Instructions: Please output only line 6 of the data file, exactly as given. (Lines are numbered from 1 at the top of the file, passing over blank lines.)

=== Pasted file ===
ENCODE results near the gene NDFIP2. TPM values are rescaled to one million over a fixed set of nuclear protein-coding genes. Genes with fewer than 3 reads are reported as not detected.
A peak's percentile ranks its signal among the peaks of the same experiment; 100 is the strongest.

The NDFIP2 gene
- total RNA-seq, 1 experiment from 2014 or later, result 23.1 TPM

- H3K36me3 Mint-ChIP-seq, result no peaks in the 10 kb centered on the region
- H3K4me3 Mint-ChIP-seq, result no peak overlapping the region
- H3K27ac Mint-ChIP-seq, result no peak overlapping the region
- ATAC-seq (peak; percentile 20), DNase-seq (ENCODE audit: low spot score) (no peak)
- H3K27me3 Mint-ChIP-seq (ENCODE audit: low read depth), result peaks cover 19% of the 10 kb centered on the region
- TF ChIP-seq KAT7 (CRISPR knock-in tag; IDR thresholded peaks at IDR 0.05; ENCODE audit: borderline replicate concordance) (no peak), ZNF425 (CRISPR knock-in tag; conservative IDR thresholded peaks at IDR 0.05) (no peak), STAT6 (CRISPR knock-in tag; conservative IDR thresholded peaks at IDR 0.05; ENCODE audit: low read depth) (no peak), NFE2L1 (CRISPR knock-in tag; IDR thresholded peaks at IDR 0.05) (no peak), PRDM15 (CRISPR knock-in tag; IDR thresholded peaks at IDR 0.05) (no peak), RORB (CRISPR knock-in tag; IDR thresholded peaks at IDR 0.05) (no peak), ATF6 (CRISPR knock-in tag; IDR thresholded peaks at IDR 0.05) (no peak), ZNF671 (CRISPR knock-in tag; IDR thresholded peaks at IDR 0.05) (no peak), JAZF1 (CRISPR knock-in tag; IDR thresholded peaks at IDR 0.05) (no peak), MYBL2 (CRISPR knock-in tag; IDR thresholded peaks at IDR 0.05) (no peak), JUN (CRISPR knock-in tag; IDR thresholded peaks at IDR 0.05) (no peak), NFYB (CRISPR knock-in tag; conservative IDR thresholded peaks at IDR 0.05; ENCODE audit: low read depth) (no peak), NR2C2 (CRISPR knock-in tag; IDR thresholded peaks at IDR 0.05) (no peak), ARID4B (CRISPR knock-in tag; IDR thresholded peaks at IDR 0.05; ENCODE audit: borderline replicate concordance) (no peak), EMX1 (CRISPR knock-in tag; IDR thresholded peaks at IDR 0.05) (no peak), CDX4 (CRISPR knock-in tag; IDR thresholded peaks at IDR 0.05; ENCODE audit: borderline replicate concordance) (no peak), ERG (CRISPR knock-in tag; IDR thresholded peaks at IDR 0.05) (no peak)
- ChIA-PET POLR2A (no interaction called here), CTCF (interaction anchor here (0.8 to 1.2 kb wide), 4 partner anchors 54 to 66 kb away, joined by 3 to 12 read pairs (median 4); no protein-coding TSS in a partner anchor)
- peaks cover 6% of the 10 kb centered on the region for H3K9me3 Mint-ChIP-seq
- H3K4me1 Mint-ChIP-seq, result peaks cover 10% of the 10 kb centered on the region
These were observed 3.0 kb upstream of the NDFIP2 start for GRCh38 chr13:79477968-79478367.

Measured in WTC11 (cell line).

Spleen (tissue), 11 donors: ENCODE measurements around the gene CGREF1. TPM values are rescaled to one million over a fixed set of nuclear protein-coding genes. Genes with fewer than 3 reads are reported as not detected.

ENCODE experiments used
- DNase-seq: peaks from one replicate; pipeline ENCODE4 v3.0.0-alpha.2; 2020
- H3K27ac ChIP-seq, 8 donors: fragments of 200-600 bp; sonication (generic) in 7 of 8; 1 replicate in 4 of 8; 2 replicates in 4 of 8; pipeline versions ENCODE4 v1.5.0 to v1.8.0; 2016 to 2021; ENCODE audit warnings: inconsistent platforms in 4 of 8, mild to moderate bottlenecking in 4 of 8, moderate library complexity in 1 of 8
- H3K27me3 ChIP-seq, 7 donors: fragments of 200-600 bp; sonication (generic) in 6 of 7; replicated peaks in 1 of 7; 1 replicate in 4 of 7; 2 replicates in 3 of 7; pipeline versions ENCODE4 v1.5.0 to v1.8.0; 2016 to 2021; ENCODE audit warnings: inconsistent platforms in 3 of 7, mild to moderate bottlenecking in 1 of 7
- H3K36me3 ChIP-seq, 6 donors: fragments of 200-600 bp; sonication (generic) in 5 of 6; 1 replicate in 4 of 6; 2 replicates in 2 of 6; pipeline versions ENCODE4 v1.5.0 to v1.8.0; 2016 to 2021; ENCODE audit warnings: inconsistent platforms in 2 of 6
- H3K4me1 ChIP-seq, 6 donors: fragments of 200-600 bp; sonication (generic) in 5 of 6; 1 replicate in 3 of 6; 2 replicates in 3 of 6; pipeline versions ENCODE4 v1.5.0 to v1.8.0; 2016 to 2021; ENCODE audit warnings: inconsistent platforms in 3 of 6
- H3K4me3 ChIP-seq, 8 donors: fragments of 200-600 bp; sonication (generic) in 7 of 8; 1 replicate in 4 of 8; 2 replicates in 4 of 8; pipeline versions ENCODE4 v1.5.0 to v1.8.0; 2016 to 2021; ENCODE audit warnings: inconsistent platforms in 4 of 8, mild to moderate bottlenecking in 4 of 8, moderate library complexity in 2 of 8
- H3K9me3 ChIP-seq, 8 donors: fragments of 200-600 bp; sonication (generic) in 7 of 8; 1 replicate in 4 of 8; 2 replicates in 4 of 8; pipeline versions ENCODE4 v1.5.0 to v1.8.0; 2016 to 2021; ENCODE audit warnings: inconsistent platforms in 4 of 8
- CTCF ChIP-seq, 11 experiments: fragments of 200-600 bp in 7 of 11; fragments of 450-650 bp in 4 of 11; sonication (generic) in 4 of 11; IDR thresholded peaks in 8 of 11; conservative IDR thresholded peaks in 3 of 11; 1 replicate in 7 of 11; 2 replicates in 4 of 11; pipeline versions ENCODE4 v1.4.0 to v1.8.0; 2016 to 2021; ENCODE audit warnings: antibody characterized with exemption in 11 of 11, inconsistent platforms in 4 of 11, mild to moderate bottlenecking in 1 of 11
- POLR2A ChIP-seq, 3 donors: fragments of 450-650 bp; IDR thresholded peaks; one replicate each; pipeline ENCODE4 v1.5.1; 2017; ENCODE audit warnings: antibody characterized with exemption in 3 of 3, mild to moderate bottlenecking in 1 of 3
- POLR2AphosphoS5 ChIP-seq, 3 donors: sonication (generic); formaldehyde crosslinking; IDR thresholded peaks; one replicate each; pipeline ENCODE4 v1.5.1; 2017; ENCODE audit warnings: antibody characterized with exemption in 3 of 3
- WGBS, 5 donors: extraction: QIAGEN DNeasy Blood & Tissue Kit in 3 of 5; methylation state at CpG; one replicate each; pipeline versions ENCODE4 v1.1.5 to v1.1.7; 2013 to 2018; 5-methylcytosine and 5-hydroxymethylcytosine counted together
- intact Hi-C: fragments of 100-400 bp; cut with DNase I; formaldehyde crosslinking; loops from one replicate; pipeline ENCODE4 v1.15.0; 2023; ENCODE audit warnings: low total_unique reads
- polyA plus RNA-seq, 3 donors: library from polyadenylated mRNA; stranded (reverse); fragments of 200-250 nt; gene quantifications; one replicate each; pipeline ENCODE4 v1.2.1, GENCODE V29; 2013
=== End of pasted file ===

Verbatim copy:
- H3K4me3 Mint-ChIP-seq, result no peak overlapping the region